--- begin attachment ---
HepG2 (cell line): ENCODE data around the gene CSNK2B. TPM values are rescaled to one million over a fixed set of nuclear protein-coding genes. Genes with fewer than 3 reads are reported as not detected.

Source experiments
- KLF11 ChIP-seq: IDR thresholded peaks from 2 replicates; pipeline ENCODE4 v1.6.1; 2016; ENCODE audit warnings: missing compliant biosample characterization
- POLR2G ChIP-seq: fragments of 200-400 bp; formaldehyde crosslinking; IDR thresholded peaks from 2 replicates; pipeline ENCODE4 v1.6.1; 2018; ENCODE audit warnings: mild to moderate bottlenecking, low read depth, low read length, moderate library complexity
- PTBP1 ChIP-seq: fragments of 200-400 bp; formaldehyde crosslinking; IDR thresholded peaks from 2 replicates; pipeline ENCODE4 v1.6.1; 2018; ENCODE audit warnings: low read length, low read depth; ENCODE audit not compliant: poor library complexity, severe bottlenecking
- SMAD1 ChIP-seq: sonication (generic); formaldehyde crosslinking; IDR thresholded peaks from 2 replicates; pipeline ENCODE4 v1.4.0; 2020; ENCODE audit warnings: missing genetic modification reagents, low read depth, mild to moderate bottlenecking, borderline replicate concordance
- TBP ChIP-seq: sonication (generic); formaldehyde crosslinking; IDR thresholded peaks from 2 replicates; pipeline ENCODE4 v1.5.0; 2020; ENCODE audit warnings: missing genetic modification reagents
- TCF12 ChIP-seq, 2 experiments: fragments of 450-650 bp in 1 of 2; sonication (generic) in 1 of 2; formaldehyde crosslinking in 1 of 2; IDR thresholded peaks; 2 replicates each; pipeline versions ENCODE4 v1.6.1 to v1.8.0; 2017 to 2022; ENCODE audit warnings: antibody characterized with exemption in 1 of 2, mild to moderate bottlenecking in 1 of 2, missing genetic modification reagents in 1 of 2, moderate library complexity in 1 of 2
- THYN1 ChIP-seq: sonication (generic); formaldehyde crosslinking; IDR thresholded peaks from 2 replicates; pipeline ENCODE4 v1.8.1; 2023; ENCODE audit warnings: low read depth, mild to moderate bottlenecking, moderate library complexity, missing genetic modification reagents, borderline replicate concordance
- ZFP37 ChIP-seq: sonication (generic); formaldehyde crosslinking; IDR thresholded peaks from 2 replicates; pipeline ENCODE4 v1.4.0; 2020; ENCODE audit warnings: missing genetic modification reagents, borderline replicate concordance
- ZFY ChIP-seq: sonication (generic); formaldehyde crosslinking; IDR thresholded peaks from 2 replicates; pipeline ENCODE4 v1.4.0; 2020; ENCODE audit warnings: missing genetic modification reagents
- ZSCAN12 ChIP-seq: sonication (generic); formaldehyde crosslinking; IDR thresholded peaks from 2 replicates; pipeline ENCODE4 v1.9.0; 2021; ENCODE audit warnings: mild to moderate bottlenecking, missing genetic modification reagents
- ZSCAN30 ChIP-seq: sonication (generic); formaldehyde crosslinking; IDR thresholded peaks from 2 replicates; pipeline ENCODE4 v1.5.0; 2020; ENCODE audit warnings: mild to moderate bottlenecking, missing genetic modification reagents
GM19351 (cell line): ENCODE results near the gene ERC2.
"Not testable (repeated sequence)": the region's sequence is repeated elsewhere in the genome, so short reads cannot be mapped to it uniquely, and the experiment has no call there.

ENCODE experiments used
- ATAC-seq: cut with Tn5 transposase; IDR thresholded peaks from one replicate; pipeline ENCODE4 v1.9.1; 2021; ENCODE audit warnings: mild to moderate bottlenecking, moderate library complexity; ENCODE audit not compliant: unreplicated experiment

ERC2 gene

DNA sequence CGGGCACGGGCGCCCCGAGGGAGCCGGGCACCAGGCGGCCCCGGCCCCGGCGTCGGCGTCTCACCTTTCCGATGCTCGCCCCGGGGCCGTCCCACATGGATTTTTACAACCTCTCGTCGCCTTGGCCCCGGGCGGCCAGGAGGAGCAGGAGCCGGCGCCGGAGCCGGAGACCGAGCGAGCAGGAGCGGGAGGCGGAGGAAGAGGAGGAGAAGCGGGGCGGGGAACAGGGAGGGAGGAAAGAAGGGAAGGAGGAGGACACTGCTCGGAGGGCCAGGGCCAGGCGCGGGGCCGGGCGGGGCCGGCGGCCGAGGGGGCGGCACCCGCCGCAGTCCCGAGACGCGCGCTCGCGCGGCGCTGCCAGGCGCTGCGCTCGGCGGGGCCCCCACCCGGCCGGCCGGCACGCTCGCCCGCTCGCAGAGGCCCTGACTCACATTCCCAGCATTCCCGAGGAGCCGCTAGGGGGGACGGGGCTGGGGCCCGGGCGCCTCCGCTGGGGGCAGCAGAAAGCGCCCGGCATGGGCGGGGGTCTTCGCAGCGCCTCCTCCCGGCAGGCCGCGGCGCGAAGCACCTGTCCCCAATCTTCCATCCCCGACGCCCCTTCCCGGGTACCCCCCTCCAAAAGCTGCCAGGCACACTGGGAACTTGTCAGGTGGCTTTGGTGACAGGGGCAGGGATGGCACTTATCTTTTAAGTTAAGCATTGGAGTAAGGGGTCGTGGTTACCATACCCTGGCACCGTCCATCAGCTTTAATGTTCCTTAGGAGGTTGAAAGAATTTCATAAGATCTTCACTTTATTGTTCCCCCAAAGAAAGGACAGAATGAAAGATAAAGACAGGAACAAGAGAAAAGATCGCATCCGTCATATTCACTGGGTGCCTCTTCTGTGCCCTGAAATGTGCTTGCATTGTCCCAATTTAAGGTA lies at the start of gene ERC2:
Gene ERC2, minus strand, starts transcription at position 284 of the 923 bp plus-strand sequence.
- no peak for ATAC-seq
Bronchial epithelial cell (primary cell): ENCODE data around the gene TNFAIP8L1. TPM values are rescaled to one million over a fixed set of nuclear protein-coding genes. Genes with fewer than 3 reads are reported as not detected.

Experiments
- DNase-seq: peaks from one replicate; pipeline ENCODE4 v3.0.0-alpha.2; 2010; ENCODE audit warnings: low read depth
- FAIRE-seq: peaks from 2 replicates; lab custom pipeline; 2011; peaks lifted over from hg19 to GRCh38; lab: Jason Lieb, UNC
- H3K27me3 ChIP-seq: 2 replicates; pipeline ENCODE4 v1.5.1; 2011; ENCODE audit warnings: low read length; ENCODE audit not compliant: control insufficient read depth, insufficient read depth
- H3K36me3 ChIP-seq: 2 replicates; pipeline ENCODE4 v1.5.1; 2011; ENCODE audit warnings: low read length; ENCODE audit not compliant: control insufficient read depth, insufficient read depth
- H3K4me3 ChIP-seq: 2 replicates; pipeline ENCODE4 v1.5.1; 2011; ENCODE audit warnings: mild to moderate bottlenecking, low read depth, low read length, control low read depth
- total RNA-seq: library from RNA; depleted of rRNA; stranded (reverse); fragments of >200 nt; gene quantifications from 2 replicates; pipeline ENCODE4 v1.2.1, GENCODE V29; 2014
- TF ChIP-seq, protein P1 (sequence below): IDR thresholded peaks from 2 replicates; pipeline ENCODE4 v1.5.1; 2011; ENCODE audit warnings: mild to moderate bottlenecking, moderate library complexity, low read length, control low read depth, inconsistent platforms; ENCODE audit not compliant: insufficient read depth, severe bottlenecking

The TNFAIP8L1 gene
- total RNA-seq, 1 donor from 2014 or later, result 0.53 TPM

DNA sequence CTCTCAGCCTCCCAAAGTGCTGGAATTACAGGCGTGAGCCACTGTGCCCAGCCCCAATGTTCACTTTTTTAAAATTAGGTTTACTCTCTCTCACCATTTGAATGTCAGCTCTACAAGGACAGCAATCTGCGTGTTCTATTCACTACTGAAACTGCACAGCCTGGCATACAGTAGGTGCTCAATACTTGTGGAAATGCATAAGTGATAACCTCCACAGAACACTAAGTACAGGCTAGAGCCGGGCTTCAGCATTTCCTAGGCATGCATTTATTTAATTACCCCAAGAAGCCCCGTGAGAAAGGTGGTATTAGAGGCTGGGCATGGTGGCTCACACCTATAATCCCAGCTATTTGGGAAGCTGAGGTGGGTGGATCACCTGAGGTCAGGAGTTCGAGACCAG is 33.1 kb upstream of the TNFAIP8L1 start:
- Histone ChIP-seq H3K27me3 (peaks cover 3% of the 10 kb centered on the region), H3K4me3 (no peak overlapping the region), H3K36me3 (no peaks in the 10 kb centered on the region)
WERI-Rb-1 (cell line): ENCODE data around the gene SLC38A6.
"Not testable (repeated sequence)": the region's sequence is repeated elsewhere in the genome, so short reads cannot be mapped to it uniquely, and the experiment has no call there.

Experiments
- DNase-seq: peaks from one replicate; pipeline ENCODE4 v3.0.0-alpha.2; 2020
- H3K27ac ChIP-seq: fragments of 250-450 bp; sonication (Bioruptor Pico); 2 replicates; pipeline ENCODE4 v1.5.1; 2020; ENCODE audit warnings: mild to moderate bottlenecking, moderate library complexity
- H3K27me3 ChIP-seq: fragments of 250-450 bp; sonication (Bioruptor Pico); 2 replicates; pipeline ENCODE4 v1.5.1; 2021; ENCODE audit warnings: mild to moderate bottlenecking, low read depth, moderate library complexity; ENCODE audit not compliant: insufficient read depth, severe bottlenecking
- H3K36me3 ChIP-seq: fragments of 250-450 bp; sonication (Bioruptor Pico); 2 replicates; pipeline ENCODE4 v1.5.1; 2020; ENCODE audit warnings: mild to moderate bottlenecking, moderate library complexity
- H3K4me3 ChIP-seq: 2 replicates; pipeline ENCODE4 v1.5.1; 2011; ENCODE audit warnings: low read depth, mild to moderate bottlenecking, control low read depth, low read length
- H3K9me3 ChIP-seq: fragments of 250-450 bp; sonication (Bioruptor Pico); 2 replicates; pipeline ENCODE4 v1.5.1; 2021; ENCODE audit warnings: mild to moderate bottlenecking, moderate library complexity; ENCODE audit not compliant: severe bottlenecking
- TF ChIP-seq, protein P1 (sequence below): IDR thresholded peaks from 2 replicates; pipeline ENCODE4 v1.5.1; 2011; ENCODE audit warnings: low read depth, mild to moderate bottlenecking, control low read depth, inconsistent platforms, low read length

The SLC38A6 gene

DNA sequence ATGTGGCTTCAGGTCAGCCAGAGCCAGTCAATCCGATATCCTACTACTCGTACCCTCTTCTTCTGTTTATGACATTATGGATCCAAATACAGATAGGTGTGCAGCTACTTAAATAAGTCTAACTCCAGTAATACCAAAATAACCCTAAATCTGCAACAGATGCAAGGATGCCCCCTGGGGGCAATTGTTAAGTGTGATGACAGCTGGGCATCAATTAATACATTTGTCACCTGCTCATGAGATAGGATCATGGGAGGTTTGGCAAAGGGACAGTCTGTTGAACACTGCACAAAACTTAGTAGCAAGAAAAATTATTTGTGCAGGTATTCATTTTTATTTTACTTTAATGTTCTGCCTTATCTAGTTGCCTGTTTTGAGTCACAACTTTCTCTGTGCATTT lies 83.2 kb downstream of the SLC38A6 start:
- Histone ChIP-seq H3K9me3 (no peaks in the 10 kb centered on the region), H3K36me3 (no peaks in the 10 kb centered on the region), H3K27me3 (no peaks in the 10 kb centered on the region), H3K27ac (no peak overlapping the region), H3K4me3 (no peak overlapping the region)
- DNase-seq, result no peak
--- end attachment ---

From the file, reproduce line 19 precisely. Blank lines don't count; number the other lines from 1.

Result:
DNA sequence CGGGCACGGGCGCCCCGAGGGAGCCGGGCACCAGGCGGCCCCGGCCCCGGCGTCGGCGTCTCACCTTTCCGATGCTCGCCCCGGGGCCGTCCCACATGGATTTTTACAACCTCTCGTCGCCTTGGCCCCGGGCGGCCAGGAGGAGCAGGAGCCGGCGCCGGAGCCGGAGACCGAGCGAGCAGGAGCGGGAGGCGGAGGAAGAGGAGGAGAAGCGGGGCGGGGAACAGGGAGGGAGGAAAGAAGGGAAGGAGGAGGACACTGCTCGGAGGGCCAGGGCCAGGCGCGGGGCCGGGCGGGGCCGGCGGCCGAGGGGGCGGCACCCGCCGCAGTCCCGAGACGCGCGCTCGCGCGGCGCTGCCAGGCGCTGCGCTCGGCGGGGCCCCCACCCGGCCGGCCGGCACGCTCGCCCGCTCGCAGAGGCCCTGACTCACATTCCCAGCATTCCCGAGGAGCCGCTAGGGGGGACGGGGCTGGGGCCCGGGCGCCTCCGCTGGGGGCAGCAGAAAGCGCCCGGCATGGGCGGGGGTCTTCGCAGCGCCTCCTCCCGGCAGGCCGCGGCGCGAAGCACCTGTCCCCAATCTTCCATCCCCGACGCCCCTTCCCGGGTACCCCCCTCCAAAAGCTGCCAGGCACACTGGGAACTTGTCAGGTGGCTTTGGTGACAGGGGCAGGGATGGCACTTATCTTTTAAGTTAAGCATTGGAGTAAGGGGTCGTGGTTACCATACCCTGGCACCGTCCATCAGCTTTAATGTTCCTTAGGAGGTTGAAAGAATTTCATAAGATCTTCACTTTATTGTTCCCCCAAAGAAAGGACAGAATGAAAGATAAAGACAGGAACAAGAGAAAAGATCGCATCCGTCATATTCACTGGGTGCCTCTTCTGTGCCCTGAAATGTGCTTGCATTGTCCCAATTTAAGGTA lies at the start of gene ERC2: